Since we'd left two hikers 'behind', we walked back towards them, before continuing to the next stop.



We carried on walking, and soon we were back in the middle of the trees. I could see and hear birds from different species singing beautiful melodies; there were rabbits and squirrels in the trees, and we even found a few streams of water running near us. It was a true relaxing experience!



We continued our hike until we reached half-way - around the 5 mile marker. What did we do? We went to the pub for a pint and some warmth, before we carried on to the next stop. When in England...!

Walking towards the pub, we passed by the cutest cottages, including a hidden clock in what looked like a private mini-town. It was adorable!



Soon after this, we reached our destination: the pub! It was called The Tankerville Arms, and it was the cosiest pub I've ever been in. There were only a few people in the pub. I ordered a cider with a berries cordial, and it was the best thing I've ever tasted.



The 19th century pub was dog-friendly, and since we took a little 4-legged friend on this journey with us, it was the perfect spot to give our feet and legs a bit of a break. The restaurant is open to residents and locals alike, offering British cuisine., and the menu concentrates on local produce.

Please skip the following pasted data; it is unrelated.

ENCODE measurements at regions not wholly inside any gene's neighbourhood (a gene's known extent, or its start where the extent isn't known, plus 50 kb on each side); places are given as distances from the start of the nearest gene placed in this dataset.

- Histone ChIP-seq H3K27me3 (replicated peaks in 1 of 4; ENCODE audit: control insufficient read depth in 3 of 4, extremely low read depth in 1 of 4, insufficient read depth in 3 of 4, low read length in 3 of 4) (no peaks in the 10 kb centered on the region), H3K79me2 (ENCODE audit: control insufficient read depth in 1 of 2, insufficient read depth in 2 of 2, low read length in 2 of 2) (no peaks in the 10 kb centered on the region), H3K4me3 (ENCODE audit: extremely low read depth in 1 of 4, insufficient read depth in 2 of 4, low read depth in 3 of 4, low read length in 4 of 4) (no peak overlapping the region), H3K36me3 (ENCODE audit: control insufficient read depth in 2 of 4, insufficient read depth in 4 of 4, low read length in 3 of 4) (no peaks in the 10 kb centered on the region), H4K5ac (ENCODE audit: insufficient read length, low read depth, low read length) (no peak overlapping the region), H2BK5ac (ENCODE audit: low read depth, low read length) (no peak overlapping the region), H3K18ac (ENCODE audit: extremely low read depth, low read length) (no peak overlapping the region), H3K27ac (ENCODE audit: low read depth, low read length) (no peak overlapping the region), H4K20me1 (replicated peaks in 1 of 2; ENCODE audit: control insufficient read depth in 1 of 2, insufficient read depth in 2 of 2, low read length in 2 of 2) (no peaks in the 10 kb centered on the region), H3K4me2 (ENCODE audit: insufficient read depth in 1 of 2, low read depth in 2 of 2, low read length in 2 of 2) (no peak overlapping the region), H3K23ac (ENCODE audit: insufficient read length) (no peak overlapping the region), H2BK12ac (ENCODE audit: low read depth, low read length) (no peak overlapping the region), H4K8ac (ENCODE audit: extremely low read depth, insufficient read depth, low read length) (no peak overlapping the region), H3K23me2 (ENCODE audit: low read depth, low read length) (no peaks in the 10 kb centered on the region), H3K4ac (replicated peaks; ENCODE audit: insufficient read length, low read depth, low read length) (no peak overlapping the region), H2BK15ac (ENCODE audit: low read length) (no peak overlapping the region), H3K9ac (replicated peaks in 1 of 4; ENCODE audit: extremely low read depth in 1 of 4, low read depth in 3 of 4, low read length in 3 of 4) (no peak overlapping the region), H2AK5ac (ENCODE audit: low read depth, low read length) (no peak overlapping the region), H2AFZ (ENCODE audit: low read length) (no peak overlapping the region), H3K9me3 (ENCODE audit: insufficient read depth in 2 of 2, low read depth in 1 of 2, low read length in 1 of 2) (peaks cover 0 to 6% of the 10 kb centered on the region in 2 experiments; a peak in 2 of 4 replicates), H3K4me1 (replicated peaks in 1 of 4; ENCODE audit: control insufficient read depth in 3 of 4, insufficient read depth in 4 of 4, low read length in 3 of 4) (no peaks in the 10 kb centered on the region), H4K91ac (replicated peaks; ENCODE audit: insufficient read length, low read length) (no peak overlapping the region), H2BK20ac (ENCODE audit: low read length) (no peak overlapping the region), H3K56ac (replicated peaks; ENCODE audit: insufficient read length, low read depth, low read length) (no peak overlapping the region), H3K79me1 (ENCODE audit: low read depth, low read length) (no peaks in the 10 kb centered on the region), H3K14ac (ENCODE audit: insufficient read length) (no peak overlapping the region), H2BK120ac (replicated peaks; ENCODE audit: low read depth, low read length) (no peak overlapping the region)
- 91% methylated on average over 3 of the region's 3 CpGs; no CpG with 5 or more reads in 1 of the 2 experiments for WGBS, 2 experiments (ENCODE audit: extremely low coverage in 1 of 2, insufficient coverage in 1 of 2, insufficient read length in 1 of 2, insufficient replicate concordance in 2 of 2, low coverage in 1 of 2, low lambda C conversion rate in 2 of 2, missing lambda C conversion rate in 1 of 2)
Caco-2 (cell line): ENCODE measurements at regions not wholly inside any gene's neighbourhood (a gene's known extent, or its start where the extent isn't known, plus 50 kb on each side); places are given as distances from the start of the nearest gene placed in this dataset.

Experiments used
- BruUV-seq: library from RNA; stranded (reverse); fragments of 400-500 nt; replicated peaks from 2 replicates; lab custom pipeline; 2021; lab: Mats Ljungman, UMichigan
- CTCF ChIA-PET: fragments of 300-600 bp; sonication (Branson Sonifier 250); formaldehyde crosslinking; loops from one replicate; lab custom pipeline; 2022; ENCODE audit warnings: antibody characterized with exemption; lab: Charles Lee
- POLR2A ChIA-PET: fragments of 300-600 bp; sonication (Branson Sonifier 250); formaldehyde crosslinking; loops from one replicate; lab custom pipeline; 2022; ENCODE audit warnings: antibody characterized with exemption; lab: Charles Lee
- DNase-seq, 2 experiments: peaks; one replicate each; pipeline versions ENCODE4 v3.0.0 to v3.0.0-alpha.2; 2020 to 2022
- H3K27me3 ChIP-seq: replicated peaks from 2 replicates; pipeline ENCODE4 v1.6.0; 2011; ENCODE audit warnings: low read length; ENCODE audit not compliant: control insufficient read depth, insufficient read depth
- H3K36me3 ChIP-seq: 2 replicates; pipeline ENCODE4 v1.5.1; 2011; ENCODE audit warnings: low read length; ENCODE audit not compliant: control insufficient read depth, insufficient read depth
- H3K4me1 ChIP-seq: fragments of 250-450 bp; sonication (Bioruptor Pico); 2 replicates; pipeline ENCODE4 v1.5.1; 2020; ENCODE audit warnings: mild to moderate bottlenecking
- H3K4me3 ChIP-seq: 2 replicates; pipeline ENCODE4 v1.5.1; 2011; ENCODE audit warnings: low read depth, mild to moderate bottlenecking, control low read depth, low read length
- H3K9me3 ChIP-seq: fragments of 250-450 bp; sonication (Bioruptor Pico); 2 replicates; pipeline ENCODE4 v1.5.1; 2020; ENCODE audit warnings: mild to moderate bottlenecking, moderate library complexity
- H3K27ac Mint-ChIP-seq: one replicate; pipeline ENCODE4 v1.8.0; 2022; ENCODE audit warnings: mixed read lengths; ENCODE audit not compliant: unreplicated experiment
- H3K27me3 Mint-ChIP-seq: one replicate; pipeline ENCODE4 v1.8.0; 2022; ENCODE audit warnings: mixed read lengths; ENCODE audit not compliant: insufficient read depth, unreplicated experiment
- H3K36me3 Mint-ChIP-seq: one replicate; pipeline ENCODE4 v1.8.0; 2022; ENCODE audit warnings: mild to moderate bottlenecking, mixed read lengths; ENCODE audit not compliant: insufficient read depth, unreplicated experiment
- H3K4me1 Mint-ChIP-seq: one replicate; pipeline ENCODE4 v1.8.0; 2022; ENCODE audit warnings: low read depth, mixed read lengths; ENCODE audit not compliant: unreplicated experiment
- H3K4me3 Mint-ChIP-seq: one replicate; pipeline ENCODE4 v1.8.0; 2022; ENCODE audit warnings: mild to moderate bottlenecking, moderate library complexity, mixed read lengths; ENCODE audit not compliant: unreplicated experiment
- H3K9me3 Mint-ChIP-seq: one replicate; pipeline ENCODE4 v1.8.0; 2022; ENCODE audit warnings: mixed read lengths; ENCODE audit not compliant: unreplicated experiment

After spending about an hour at the pub, we carried on with our hike, happier than ever, and slightly stumbling on our own feet...(just joking!)

Soon enough, we were back to majestic landscapes, and I couldn't help but photograph everything. The ladies were absolutely fine with this, as I assured them that if they'd just keep walking, I'd manage to catch up with them, even if it meant a little 10 second sprint to catch up.



At times, it felt like we were on top of the world. Looking down the mountains, I could see different lands, cottages, trees, horses and sheep. The clouds and the sky looked beautiful, and since it was nearly 3:30 pm, the sun slowly started making its way down. The result? A fantastic spot of light over the mountains and clouds.